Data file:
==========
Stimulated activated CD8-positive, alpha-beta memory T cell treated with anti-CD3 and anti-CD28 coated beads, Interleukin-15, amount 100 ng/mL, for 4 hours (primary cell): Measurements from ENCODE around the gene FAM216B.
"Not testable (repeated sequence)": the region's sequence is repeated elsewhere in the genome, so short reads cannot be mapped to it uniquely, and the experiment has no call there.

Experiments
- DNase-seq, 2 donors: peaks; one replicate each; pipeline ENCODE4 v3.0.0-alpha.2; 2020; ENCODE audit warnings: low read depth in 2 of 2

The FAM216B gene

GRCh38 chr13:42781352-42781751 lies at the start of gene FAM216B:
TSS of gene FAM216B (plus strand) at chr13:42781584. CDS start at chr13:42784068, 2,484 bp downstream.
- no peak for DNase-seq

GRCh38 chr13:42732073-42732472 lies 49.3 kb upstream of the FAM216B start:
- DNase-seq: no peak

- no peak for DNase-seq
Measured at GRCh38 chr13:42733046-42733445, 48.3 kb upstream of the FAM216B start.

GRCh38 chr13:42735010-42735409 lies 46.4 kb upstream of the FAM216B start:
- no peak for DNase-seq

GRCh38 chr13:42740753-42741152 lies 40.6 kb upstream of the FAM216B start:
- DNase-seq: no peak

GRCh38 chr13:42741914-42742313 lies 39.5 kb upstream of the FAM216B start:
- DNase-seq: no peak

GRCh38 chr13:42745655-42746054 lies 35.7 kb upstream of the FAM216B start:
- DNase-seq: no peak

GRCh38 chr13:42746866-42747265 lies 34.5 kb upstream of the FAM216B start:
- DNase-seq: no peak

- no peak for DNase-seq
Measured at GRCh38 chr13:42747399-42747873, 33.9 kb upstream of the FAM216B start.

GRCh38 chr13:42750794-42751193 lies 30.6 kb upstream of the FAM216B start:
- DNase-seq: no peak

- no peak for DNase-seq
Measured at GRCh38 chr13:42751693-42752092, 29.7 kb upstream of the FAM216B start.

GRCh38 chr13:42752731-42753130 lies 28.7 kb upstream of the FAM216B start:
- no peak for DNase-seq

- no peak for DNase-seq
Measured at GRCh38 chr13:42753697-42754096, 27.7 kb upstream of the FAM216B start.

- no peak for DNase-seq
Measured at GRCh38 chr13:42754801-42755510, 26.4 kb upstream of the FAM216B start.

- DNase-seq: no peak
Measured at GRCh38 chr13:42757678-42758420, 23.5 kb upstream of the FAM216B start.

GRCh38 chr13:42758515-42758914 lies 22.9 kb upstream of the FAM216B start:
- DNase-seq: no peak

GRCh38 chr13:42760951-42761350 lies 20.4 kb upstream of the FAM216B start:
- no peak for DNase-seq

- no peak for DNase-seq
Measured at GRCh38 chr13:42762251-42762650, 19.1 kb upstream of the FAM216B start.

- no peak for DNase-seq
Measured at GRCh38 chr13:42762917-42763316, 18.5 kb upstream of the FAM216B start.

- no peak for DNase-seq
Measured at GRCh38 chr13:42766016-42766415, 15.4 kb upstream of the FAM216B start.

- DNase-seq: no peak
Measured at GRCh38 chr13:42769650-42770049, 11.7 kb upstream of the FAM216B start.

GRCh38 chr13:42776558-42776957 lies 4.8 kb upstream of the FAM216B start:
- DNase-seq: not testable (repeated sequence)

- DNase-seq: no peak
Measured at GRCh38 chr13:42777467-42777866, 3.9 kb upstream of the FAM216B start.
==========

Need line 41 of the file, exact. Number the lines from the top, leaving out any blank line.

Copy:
- no peak for DNase-seq